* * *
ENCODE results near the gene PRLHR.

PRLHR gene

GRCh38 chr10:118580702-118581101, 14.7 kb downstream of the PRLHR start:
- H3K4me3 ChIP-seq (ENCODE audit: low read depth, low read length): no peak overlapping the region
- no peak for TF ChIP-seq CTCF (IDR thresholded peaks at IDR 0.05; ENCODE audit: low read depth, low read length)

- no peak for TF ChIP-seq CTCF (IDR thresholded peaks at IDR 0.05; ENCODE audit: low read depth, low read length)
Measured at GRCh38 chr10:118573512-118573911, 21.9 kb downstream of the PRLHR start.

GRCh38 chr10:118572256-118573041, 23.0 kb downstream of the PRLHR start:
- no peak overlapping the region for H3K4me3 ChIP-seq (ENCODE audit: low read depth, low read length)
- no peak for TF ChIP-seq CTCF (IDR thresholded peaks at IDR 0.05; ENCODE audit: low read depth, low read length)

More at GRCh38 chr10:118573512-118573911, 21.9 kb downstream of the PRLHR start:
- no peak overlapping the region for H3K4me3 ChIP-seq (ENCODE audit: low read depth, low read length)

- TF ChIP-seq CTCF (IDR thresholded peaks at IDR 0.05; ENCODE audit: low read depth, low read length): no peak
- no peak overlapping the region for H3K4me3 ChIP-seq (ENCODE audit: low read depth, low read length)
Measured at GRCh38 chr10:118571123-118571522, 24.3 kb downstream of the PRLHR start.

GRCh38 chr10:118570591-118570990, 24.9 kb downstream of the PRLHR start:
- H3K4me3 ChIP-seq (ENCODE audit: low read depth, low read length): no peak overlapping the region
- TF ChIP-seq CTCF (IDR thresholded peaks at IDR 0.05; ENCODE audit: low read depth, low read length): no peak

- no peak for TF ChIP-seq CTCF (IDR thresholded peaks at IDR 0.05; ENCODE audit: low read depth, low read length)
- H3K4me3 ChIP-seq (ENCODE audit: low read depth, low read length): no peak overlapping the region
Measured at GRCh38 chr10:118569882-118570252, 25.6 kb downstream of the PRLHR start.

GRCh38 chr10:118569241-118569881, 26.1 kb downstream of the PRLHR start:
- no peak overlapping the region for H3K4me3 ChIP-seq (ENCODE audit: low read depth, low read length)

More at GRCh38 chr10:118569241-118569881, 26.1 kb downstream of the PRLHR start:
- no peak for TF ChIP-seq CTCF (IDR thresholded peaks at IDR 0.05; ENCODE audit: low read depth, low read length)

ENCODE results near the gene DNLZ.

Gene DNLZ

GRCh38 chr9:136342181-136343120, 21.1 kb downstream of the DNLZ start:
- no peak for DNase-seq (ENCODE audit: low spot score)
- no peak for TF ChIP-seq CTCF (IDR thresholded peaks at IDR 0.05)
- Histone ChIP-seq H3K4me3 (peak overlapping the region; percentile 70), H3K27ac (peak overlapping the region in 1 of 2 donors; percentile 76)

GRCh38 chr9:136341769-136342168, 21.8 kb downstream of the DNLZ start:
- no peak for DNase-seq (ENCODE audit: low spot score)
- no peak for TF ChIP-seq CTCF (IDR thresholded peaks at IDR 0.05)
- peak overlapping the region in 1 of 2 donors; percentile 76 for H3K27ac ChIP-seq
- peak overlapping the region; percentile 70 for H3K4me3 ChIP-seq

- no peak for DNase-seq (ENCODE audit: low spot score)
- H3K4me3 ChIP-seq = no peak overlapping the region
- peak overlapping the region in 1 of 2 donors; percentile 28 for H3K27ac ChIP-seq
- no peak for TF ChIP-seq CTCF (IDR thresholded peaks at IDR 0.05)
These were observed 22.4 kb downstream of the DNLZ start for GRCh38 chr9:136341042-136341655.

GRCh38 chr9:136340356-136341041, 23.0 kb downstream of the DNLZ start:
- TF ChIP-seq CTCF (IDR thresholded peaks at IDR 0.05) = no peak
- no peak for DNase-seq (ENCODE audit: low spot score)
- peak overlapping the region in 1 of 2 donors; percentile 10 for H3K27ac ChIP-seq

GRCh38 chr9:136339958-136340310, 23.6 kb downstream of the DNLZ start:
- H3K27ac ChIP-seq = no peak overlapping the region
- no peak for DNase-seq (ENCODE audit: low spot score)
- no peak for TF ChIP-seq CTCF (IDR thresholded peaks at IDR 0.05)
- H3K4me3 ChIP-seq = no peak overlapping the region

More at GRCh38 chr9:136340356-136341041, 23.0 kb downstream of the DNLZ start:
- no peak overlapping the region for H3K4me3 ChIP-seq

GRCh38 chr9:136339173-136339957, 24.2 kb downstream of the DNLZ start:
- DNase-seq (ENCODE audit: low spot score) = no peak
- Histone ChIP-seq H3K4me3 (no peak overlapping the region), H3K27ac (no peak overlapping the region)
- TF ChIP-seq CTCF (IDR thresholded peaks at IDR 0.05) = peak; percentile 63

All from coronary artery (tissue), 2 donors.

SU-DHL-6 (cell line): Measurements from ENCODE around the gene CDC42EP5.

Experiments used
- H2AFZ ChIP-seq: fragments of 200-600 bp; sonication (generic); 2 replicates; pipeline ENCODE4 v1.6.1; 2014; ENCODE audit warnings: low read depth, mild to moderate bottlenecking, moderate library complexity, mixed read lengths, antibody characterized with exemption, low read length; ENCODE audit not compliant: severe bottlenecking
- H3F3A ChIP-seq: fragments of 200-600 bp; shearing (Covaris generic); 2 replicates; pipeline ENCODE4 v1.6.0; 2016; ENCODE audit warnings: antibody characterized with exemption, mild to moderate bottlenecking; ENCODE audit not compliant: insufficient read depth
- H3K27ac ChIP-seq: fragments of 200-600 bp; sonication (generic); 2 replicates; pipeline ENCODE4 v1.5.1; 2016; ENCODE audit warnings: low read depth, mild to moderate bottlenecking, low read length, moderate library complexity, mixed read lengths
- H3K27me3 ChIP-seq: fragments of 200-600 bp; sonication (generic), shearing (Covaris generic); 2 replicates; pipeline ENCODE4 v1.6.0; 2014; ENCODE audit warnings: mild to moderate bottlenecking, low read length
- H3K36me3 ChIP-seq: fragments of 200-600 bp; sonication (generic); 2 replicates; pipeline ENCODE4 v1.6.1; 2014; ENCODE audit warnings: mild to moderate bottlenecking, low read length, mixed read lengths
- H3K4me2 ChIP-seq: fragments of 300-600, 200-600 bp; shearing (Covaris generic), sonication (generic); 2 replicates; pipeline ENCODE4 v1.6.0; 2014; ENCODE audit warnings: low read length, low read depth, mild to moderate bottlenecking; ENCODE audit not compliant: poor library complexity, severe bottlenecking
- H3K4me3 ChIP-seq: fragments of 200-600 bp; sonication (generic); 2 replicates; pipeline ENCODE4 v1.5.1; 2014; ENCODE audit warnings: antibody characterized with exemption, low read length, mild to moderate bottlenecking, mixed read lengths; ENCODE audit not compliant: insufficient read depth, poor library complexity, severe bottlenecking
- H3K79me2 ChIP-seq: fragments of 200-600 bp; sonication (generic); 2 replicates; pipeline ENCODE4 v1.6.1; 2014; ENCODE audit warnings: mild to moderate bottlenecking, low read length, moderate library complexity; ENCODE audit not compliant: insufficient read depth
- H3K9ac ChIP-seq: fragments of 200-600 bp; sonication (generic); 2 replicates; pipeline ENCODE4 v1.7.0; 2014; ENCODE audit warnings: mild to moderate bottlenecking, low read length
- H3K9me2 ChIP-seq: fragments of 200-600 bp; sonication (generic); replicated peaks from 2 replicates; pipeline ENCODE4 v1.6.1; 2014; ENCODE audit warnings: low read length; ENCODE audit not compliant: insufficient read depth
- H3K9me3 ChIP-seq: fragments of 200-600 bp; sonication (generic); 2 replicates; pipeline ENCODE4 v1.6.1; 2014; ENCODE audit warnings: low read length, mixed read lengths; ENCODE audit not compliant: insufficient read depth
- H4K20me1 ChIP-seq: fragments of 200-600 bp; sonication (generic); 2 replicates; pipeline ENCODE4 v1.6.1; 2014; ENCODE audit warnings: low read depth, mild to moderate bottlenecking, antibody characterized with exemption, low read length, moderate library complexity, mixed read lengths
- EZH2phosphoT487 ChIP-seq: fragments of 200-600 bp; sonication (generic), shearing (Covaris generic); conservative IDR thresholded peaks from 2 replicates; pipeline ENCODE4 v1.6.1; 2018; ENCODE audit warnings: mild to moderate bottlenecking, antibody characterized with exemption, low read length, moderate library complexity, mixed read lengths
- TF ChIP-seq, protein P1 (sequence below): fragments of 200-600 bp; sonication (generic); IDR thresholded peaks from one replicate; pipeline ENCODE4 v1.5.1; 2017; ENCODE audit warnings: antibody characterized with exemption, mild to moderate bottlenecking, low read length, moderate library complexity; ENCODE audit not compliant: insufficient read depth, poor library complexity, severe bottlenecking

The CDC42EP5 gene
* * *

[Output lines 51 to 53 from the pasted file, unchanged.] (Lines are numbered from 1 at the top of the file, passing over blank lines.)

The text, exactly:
More at GRCh38 chr9:136340356-136341041, 23.0 kb downstream of the DNLZ start:
- no peak overlapping the region for H3K4me3 ChIP-seq

GRCh38 chr9:136339173-136339957, 24.2 kb downstream of the DNLZ start: